Carbs, Cummings and the coming storm: What do you expect?

By Naomi Smith 
Best for Britain's CEO

What do a miserable meal and an EU trade deal have in common? It depends on your expectations…

A colleague was once treated to a meal at a Very Nice Restaurant; a meal, he was assured, that would be a culinary zenith.

There was a small problem though: a distinct lack of carbohydrates. No bread, no spuds – boiled or triple-fried – and not even a risotto option, and he wasn’t happy.

The absence of carbs may have been trendy, but it was an unpleasant twist.

 ‘Folk have ended up in the Clyde for less,’ he growled on the way home, via a large bag of chips.

Expectations had not been managed. And, whether that is in the world of posh dining or politics, it’s problematic, because no one likes feeling short-changed.


Understand and deliver


The old adage ‘Under-promise and over-deliver’ is not without its drawbacks but any professional should have it in their toolkit, not least our politicians.

Over-promising is, of course, common in the run-up to a general election but, once a government is in place, particularly with a healthy majority, the logic of over-promising withers, especially with regard to short-term projects and issues.

Take the pain early, get people used to the bad news, set yourself up to claim victory when things turn out less bleakly than predicted.

Which begs the question: why does our present Government keep mismanaging expectations?

When Covid-19 reared its spiky little head, so did talk of herd immunity, taking it ‘on the chin’ while ‘striking a balance’, keeping calm and carrying on, despite what was happening in other countries. Then, of course, we went into lockdown.

The talk was of staying home, protecting the NHS and saving lives. Then it became apparent that, in protecting the NHS, infected elderly patients had been moved into care homes with predictably distressing results.

Again and again, given the chance to inject some reality into proceedings, the Government over-promised and under-delivered.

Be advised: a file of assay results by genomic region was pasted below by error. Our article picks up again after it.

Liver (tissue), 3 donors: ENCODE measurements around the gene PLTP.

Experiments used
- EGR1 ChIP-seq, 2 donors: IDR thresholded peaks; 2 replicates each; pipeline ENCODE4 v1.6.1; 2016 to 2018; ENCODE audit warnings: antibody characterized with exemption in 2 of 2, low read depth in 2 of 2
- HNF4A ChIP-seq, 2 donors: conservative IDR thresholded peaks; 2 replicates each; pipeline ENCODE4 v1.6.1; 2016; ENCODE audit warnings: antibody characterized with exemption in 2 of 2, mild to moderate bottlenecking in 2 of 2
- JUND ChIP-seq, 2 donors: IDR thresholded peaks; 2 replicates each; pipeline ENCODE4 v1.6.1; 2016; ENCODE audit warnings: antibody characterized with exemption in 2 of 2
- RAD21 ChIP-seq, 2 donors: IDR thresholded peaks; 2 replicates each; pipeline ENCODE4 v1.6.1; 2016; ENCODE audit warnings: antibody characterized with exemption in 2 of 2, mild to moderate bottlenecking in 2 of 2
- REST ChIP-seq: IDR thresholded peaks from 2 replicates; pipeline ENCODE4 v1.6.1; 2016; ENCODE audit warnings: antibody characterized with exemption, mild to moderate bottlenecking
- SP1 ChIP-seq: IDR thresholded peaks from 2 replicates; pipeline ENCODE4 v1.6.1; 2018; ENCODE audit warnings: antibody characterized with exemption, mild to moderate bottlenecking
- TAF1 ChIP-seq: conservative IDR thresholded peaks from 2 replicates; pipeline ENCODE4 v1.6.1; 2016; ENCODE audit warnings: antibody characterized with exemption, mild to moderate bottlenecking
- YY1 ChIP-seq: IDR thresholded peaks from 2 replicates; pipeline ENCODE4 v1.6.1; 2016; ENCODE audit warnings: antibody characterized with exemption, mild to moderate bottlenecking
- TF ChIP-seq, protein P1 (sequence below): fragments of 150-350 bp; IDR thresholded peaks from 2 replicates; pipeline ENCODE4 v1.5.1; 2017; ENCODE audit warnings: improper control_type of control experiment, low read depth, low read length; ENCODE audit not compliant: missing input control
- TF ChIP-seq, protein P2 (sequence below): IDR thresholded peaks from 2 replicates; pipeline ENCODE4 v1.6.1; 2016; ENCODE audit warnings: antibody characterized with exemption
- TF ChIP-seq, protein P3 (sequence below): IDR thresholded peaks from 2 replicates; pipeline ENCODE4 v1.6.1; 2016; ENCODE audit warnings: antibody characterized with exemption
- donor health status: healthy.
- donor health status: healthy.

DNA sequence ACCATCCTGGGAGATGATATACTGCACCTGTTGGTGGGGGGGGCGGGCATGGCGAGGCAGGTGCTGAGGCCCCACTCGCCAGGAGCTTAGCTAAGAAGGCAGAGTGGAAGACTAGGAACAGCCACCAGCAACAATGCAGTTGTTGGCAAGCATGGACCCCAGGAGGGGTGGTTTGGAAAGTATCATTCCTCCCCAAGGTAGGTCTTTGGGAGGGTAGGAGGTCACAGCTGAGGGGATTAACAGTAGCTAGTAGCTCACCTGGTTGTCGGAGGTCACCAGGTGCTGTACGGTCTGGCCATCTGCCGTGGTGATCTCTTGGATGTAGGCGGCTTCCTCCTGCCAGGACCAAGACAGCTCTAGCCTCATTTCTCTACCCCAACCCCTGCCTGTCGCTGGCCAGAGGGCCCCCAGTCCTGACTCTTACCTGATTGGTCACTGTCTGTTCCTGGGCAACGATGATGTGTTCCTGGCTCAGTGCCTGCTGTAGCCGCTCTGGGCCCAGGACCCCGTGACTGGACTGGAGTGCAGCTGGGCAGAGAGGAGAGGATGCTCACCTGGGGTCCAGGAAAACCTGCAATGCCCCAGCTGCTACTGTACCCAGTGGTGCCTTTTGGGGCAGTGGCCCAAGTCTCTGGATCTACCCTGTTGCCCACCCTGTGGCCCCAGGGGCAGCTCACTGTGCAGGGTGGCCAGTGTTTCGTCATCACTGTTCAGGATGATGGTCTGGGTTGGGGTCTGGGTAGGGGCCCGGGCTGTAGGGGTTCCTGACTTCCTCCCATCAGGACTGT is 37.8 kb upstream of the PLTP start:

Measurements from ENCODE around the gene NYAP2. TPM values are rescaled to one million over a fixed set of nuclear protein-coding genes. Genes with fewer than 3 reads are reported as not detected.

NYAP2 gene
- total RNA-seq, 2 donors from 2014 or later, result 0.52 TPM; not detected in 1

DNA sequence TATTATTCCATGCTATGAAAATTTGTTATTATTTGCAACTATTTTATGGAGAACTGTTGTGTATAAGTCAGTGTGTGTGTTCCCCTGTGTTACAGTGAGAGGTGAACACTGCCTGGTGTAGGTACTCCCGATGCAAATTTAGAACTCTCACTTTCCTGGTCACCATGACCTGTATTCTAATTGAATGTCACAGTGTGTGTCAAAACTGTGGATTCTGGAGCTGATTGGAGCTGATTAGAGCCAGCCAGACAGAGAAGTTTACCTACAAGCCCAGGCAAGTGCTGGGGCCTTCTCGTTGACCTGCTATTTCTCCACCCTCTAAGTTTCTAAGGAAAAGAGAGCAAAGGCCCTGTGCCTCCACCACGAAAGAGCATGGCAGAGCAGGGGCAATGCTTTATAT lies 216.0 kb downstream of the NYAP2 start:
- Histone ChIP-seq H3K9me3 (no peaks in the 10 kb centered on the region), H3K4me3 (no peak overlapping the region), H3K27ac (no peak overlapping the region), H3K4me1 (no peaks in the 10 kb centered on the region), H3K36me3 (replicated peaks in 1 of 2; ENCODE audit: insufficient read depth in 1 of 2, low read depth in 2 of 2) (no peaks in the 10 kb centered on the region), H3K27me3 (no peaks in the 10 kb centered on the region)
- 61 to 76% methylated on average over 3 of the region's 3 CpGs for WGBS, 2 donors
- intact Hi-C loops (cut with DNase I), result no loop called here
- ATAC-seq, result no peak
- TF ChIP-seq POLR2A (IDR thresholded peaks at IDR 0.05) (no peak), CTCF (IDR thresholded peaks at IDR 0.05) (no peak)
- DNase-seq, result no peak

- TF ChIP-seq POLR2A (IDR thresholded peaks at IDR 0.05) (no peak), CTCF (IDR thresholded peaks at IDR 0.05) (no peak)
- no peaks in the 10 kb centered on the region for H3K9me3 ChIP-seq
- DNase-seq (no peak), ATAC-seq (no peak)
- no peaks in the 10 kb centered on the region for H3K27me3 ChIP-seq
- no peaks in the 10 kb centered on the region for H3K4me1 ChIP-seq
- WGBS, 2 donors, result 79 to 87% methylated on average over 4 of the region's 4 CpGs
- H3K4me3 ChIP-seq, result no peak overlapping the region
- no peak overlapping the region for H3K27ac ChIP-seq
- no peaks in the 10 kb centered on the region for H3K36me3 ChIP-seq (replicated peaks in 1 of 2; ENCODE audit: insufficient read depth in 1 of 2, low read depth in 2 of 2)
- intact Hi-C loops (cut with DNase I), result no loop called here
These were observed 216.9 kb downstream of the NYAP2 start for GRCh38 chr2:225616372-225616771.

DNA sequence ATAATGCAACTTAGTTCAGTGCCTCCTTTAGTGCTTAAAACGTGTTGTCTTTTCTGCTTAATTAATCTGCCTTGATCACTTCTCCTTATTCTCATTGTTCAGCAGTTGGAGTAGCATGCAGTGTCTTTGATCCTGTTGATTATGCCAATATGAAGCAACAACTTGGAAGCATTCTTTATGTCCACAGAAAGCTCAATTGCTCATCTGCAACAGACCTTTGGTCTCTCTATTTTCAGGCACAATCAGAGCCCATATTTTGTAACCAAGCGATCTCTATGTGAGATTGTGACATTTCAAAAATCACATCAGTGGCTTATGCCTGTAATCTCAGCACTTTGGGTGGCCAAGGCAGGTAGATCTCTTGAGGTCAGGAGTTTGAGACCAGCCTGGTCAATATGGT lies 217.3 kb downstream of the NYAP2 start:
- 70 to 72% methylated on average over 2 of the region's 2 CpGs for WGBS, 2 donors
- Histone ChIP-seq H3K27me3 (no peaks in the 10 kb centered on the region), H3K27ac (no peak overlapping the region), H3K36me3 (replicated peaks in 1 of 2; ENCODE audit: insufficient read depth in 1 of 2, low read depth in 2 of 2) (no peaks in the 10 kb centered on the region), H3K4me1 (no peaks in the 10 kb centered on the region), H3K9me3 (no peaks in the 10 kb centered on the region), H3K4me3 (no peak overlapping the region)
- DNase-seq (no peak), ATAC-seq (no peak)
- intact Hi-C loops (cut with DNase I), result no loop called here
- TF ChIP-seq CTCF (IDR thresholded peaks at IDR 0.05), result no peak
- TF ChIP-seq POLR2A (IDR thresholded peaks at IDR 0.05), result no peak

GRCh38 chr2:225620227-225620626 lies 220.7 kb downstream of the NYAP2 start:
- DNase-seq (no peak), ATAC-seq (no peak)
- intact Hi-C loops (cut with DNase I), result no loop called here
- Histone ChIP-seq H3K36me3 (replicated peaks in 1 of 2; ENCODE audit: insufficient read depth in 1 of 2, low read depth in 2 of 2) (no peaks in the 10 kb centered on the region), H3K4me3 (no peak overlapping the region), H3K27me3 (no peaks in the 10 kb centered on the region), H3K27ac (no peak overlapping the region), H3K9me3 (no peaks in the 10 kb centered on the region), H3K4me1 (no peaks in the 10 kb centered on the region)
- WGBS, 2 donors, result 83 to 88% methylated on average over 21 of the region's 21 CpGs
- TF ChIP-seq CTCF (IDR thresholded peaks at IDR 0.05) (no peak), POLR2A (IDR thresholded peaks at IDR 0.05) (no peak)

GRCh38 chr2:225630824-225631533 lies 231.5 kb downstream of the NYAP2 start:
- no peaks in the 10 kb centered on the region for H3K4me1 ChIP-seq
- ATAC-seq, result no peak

Britain’s ‘world-beating’ Covid app that didn’t work. Test and trace targets that served only to highlight that testing and tracing wasn’t going terribly well. Talk of English airbridges to other countries while Wales still had a five-mile travel restriction.



Can I speak to the mismanager?


Of course, the apparent mismanagement of expectations isn’t limited to the coronavirus crisis. 

What has happened to the much-trumpeted ‘oven-ready’ deal with the EU?

Or the ‘easiest trade deal in history’, back in the headlines because that somewhat premature phrase fell from the lips of Liam Fox, now Britain’s newly-anointed nominee to run the World Trade Organisation. 

At this point, it is only fair to mention that not every minister appears to have dug the same trap for themselves.

Chancellor Rishi Sunak has had a good 2020 so far. He plays his cards close to his chest and his most recent problem – the leaking of stamp duty cuts – showed exactly why careful management of sensitive information is needed. 

And Culture Secretary Oliver Dowden managed to surprise a deeply depressed arts world with his £1.57bn aid package.

So expectations management is certainly possible, even in today’s febrile political environment.

Why, then, do experienced politicians so often set expectations so high that failure seems inevitable?


Sweet little mystery


Some politicians, particularly figureheads, never come out of ‘campaign mode’, the hard-sell operation more associated with election periods.

Donald Trump is the prime example of such behaviour, but Boris Johnson’s superlative-laden soliloquies have always marked him as a man permanently campaigning for the next shiny opportunity.

This can, in part, explain some of the issues around expectation management, as can the fact that some ministers simply find themselves out of their depth, whether they are cognisant of that unfortunate reality or not.

Behind the scenes, though, there is a very clear pattern. 

Exhibit A: Get Brexit Done – that happened on January 31st, with no regard for consequences such as trade impact, supply chains, security or suchlike, because they were not the key outcome. Brexit was the singular important outcome, and it happened.

Exhibit B: When Dominic Cummings was appointed as the PM’s right-hand man a year ago, there was no shortage of evidence (from his own blog) that he would be targeting the civil service. Fast forward to last month when top civil servant Sir Mark Sedwill was forced out as Cummings and Michael Gove turned the screw. 

For his part, Cummings warned the Cabinet Office in particular that ‘A hard rain is coming’, and it was reported he wants a smaller, more focused Whitehall, whatever Whitehall thinks.